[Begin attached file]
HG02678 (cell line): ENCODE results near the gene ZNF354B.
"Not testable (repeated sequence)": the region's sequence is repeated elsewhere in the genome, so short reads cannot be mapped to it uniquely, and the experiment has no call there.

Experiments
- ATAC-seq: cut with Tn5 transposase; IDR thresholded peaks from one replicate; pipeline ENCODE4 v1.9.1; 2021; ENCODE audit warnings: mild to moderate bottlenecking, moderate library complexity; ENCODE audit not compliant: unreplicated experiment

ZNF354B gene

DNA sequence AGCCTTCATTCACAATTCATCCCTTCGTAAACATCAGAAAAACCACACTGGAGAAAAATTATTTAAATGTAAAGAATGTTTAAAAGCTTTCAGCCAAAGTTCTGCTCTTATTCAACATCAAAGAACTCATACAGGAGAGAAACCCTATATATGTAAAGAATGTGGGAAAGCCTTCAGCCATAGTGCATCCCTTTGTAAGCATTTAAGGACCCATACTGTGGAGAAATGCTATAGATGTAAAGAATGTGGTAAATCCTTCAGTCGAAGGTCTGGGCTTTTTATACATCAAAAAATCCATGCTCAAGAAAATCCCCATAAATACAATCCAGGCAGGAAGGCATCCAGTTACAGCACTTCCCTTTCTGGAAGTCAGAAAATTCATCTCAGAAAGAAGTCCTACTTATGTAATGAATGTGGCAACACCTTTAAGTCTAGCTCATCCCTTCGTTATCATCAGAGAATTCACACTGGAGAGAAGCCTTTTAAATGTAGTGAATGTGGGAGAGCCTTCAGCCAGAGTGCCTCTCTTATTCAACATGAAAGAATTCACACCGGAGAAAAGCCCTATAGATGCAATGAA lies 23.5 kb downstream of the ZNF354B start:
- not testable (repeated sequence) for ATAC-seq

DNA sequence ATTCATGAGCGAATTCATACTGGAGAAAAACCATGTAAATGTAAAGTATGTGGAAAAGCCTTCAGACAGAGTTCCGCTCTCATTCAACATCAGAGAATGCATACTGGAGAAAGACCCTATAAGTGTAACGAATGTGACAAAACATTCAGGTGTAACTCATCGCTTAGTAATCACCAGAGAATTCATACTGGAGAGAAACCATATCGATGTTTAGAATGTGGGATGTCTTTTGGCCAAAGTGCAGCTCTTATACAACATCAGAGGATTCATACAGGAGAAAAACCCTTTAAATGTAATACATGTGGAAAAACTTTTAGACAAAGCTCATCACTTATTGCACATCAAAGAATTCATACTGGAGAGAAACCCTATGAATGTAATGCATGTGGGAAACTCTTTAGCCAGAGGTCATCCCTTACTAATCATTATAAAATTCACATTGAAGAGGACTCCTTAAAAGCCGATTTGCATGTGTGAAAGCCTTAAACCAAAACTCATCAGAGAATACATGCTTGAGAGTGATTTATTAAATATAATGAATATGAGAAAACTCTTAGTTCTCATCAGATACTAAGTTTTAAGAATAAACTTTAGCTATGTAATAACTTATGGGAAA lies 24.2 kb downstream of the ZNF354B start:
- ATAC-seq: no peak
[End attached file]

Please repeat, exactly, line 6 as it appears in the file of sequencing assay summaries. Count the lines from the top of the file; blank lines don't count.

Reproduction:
DNA sequence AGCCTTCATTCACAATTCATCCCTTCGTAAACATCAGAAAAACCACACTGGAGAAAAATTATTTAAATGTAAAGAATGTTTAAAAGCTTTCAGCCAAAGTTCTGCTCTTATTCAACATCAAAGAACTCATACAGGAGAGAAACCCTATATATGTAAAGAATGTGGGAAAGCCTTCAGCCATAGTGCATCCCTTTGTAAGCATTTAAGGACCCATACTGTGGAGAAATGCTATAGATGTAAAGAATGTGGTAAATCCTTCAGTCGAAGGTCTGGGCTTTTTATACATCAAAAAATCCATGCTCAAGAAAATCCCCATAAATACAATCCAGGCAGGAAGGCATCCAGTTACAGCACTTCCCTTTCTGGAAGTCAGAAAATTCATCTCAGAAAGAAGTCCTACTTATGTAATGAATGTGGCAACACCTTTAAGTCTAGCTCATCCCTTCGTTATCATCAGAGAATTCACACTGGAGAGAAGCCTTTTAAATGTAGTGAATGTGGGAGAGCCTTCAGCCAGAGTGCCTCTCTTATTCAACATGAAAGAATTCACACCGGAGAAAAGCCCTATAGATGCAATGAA lies 23.5 kb downstream of the ZNF354B start: